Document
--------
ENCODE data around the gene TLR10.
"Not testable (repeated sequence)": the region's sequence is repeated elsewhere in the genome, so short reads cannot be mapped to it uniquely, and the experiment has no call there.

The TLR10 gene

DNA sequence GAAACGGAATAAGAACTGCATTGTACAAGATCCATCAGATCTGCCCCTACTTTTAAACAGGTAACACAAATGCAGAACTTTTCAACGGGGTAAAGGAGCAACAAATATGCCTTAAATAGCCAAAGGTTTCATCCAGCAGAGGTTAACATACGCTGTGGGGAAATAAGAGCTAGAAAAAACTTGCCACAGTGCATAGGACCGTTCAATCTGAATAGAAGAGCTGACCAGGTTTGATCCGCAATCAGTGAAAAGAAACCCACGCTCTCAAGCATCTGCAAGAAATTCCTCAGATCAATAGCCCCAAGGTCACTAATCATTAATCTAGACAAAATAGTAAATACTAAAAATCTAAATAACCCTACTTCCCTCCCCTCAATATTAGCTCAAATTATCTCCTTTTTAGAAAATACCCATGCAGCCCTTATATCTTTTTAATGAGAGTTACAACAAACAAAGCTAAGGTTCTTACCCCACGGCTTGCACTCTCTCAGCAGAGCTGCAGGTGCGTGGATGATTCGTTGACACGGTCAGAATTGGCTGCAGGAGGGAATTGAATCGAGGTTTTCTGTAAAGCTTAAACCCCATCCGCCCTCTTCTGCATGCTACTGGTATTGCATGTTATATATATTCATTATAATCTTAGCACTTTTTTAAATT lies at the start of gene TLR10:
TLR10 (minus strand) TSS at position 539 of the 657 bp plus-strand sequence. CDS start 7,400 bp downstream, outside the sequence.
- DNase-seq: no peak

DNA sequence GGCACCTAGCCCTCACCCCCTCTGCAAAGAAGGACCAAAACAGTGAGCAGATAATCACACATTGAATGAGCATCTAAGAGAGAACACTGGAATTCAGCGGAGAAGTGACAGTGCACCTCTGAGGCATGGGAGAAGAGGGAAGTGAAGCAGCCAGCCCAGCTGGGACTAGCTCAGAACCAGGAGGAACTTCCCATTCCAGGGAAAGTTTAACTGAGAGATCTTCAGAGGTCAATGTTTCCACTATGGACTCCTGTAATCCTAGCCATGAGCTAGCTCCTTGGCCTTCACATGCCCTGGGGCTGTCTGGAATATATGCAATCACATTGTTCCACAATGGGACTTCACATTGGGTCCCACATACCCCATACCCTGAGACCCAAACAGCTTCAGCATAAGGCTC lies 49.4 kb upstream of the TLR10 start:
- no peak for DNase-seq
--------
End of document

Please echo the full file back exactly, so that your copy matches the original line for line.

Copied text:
ENCODE data around the gene TLR10.
"Not testable (repeated sequence)": the region's sequence is repeated elsewhere in the genome, so short reads cannot be mapped to it uniquely, and the experiment has no call there.

The TLR10 gene

DNA sequence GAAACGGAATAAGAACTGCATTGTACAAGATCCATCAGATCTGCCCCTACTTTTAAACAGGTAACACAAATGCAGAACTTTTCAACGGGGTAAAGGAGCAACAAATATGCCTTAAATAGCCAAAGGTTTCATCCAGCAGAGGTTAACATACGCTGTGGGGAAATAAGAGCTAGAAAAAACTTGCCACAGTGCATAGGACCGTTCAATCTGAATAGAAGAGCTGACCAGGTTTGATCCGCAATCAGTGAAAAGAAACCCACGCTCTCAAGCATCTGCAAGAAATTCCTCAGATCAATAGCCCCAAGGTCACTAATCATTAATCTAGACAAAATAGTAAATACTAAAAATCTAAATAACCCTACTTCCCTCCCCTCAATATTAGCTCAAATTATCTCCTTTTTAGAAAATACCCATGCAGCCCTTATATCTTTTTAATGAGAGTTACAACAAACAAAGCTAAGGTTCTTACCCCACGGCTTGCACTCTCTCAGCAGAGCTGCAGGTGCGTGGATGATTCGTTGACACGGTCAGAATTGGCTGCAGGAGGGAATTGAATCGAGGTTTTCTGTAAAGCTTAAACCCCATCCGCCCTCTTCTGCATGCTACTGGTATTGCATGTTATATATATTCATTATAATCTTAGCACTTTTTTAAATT lies at the start of gene TLR10:
TLR10 (minus strand) TSS at position 539 of the 657 bp plus-strand sequence. CDS start 7,400 bp downstream, outside the sequence.
- DNase-seq: no peak

DNA sequence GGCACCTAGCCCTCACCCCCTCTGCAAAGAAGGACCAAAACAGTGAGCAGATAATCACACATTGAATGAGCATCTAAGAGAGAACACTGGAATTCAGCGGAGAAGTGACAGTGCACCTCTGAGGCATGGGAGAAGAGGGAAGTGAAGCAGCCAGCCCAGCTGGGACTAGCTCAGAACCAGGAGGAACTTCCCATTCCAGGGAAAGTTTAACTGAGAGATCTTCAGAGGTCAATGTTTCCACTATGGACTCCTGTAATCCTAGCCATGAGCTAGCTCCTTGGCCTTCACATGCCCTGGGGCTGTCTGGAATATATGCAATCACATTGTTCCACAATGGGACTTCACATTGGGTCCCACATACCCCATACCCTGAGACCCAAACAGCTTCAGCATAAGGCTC lies 49.4 kb upstream of the TLR10 start:
- no peak for DNase-seq